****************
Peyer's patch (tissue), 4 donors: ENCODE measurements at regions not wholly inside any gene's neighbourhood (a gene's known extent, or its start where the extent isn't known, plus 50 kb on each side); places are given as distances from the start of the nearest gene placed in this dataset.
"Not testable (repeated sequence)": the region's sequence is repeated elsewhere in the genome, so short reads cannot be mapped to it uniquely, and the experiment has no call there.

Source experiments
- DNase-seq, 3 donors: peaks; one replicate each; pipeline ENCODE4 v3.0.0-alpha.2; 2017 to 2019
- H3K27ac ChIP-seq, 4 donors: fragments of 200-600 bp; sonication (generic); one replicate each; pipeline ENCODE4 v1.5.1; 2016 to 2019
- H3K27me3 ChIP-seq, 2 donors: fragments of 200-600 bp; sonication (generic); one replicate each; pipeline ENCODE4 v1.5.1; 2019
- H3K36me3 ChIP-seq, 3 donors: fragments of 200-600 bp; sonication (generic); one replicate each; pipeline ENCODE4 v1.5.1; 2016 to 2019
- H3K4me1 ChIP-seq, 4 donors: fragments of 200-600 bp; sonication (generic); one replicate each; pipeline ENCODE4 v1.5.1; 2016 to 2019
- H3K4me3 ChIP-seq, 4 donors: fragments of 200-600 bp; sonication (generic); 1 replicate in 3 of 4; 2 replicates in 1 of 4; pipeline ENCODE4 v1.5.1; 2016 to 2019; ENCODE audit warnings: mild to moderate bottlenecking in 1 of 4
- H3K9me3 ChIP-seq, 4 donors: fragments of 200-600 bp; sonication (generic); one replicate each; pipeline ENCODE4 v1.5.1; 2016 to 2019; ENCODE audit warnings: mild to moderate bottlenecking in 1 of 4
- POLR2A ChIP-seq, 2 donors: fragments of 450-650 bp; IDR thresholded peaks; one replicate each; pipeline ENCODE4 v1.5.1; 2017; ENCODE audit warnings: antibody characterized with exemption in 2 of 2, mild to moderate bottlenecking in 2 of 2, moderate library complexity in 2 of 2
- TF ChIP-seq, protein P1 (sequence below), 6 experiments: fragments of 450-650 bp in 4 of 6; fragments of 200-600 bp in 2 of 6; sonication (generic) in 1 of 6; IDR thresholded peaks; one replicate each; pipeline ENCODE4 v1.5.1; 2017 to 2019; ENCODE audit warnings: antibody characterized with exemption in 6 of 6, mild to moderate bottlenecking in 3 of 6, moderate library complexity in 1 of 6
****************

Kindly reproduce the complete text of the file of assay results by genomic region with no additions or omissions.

Peyer's patch (tissue), 4 donors: ENCODE measurements at regions not wholly inside any gene's neighbourhood (a gene's known extent, or its start where the extent isn't known, plus 50 kb on each side); places are given as distances from the start of the nearest gene placed in this dataset.
"Not testable (repeated sequence)": the region's sequence is repeated elsewhere in the genome, so short reads cannot be mapped to it uniquely, and the experiment has no call there.

Source experiments
- DNase-seq, 3 donors: peaks; one replicate each; pipeline ENCODE4 v3.0.0-alpha.2; 2017 to 2019
- H3K27ac ChIP-seq, 4 donors: fragments of 200-600 bp; sonication (generic); one replicate each; pipeline ENCODE4 v1.5.1; 2016 to 2019
- H3K27me3 ChIP-seq, 2 donors: fragments of 200-600 bp; sonication (generic); one replicate each; pipeline ENCODE4 v1.5.1; 2019
- H3K36me3 ChIP-seq, 3 donors: fragments of 200-600 bp; sonication (generic); one replicate each; pipeline ENCODE4 v1.5.1; 2016 to 2019
- H3K4me1 ChIP-seq, 4 donors: fragments of 200-600 bp; sonication (generic); one replicate each; pipeline ENCODE4 v1.5.1; 2016 to 2019
- H3K4me3 ChIP-seq, 4 donors: fragments of 200-600 bp; sonication (generic); 1 replicate in 3 of 4; 2 replicates in 1 of 4; pipeline ENCODE4 v1.5.1; 2016 to 2019; ENCODE audit warnings: mild to moderate bottlenecking in 1 of 4
- H3K9me3 ChIP-seq, 4 donors: fragments of 200-600 bp; sonication (generic); one replicate each; pipeline ENCODE4 v1.5.1; 2016 to 2019; ENCODE audit warnings: mild to moderate bottlenecking in 1 of 4
- POLR2A ChIP-seq, 2 donors: fragments of 450-650 bp; IDR thresholded peaks; one replicate each; pipeline ENCODE4 v1.5.1; 2017; ENCODE audit warnings: antibody characterized with exemption in 2 of 2, mild to moderate bottlenecking in 2 of 2, moderate library complexity in 2 of 2
- TF ChIP-seq, protein P1 (sequence below), 6 experiments: fragments of 450-650 bp in 4 of 6; fragments of 200-600 bp in 2 of 6; sonication (generic) in 1 of 6; IDR thresholded peaks; one replicate each; pipeline ENCODE4 v1.5.1; 2017 to 2019; ENCODE audit warnings: antibody characterized with exemption in 6 of 6, mild to moderate bottlenecking in 3 of 6, moderate library complexity in 1 of 6